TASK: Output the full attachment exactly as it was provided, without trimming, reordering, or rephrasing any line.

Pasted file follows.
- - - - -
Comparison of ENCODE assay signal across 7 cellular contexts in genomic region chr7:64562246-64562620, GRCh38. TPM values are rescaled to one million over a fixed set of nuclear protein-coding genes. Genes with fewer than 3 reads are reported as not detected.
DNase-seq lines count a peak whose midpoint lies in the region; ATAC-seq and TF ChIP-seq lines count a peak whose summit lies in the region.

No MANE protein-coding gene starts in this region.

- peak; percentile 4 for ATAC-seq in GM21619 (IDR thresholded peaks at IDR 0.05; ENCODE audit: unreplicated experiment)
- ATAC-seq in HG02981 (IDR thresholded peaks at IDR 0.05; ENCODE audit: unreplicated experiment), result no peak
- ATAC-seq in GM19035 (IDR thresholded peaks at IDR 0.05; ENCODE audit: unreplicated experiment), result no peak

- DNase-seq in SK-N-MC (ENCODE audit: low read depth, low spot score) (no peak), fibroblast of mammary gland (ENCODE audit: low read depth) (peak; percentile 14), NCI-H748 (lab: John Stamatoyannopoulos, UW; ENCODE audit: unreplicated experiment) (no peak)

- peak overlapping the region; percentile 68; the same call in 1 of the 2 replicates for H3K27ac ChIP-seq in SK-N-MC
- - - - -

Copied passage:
Comparison of ENCODE assay signal across 7 cellular contexts in genomic region chr7:64562246-64562620, GRCh38. TPM values are rescaled to one million over a fixed set of nuclear protein-coding genes. Genes with fewer than 3 reads are reported as not detected.
DNase-seq lines count a peak whose midpoint lies in the region; ATAC-seq and TF ChIP-seq lines count a peak whose summit lies in the region.

No MANE protein-coding gene starts in this region.

- peak; percentile 4 for ATAC-seq in GM21619 (IDR thresholded peaks at IDR 0.05; ENCODE audit: unreplicated experiment)
- ATAC-seq in HG02981 (IDR thresholded peaks at IDR 0.05; ENCODE audit: unreplicated experiment), result no peak
- ATAC-seq in GM19035 (IDR thresholded peaks at IDR 0.05; ENCODE audit: unreplicated experiment), result no peak

- DNase-seq in SK-N-MC (ENCODE audit: low read depth, low spot score) (no peak), fibroblast of mammary gland (ENCODE audit: low read depth) (peak; percentile 14), NCI-H748 (lab: John Stamatoyannopoulos, UW; ENCODE audit: unreplicated experiment) (no peak)

- peak overlapping the region; percentile 68; the same call in 1 of the 2 replicates for H3K27ac ChIP-seq in SK-N-MC